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Advocate General Szpunar proposes that the Court should rule that the victims of the sinking of a ship flying the Panamanian flag can bring an action for damages under the Brussels I Regulation as a “civil and commercial matter” in the sense of Article 1 before the Italian courts against the Italian bodies which classified and certified that ship.

At para. 47, the Opinion deals with the effect of customary international law on the scope ratione materiae of the Brussels I Regulation and holds:

[t]he EU legislature might have drawn inspiration from customary international law and taken general guidance from it in so far as concerns the distinction between acta iure imperii and acta iure gestionis. However, I am of the opinion that it did not have recourse to the concept of immunity from jurisdiction in order to define precisely the reach of EU rules in the area of judicial cooperation in civil matters having cross-border implications or, in particular, the material scope of Regulation No 44/2001.

At para. 59, the Opinion explains the concept of “civil and commercial matters” abstractly with a view to previous case law and holds:

[t]he Court has repeatedly held that it is the exercise of public powers by one of the parties to the case, inasmuch as it exercises powers falling outside the scope of the ordinary legal rules applicable to relationships between private individuals, that excludes such a case from civil and commercial matters within the meaning of Article 1(1) of that regulation. On that basis the Court has already held that an action whereby a tax authority of one Member State claims damages for loss caused by a tortious conspiracy to commit value added tax (VAT) fraud in that Member State falls within the concept of ‘civil and commercial matters’, provided that the tax authority is in the same position as a person governed by private law in the action in question. I infer from this that, in order to determine whether or not Regulation No 44/2001 is applicable in a case, it is not necessary to focus upon the field or area to which belongs the act in respect of which liability is alleged; it is necessary to consider whether that act proceeds from the exercise of public powers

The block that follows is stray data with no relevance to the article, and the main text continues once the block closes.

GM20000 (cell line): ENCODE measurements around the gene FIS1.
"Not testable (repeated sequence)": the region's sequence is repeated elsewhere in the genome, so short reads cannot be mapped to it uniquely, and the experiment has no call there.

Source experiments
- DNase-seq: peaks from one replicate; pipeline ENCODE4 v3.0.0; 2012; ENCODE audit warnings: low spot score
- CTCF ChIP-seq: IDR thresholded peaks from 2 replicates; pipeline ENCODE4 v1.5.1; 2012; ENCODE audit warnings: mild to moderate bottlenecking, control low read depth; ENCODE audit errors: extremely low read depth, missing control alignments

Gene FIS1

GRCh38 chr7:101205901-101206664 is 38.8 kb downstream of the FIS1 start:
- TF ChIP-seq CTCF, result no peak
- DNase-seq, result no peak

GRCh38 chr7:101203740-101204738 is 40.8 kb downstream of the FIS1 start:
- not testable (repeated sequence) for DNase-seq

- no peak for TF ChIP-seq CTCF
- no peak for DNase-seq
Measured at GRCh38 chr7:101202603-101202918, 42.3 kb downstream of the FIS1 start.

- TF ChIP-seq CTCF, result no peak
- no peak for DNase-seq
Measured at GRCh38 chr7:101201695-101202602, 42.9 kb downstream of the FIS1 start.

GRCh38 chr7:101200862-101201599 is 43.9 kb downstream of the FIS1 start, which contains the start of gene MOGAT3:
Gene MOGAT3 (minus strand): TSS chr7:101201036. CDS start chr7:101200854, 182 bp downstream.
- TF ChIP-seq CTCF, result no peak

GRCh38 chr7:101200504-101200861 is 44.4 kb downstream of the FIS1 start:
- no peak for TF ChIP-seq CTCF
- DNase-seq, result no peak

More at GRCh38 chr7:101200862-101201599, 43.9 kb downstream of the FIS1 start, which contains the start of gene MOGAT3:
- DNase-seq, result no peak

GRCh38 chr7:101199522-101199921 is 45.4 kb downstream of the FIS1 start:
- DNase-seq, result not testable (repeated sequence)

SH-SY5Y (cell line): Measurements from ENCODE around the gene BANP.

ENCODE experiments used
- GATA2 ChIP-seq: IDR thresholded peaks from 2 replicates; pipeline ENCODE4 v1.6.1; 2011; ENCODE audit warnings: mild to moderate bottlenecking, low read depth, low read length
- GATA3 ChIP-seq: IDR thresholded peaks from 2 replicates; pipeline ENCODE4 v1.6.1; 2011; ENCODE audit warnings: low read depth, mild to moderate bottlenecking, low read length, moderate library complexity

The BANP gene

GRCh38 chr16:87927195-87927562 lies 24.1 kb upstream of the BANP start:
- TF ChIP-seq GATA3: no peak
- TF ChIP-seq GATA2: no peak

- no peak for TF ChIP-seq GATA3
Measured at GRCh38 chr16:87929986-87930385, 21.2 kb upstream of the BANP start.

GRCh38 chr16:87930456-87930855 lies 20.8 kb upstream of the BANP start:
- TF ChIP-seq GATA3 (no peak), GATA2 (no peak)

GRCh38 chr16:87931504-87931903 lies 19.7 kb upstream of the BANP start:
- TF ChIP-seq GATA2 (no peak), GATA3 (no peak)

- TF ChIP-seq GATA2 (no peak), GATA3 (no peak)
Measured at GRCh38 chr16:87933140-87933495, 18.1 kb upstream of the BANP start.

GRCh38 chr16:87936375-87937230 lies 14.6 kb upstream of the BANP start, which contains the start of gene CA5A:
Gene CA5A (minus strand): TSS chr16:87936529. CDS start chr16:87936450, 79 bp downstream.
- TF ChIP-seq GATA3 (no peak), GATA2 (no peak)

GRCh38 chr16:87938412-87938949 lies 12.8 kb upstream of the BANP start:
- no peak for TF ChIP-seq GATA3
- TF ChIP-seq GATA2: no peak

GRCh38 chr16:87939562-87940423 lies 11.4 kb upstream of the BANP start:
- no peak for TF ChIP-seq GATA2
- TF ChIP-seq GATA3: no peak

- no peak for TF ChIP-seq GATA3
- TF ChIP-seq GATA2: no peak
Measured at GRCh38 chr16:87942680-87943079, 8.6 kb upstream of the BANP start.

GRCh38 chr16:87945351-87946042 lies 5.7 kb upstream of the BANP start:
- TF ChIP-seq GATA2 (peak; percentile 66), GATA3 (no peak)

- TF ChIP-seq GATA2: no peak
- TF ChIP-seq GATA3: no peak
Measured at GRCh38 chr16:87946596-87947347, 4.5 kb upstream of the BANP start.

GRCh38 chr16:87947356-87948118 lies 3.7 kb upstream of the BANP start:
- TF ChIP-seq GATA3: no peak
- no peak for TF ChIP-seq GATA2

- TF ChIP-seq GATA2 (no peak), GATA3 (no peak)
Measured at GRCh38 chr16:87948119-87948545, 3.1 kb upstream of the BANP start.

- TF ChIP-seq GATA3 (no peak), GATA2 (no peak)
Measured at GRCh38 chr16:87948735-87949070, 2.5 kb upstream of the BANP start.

As an interim conclusion, the Opinion states, at paras. 99 et seq.:

99. …[t]he mere fact that the defendants carried out the acts at issue upon delegation from a State does not in itself mean that the dispute in which liability for those acts is alleged falls outside the scope ratione materiae of Regulation No 44/2001. Secondly, the fact that those acts were carried out on behalf of, and in the interests of the delegating State does not have that effect either. Thirdly and last, the fact that those operations were carried out in performance of international obligations of the delegating State in no way calls the foregoing conclusions into question.

100. Nevertheless, whenever recourse is had to public powers when carrying out acts, Regulation No 44/2001 will not as a result apply ratione materiae in a dispute in which liability for those acts is alleged. Given the range of powers exercised by the defendants in carrying out the classification and certification of the Al Salam Boccaccio ’98, those operations cannot be regarded as proceeding from the exercise of public powers.

101.  In light of the foregoing, it should be held that Article 1(1) of Regulation No 44/2001 is to be interpreted as meaning that an action for damages brought against private-law bodies concerning classification and certification activities carried out by those bodies upon delegation from a third State, on behalf of and in the interests of that State, falls within the concept of ‘civil and commercial matters’ within the meaning of that provision.

After rejecting jurisdictional immunity for the defendants, the Advocate General concluded, at para. 155:

Article 1(1) of Council Regulation (EC) No 44/2001 of 22 December 2000 on jurisdiction and the recognition and enforcement of judgments in civil and commercial matters is to be interpreted as meaning that an action for damages brought against private-law bodies in respect of classification and certification activities carried out by those bodies as delegates of a third State, on behalf of that State and in its interests, falls within the concept of ‘civil and commercial matters’ within the meaning of that provision.

The principle of customary international law concerning the jurisdictional immunity of States does not preclude the application of Regulation No 44/2001 in proceedings relating to such an action.

The Opinion can be found here.

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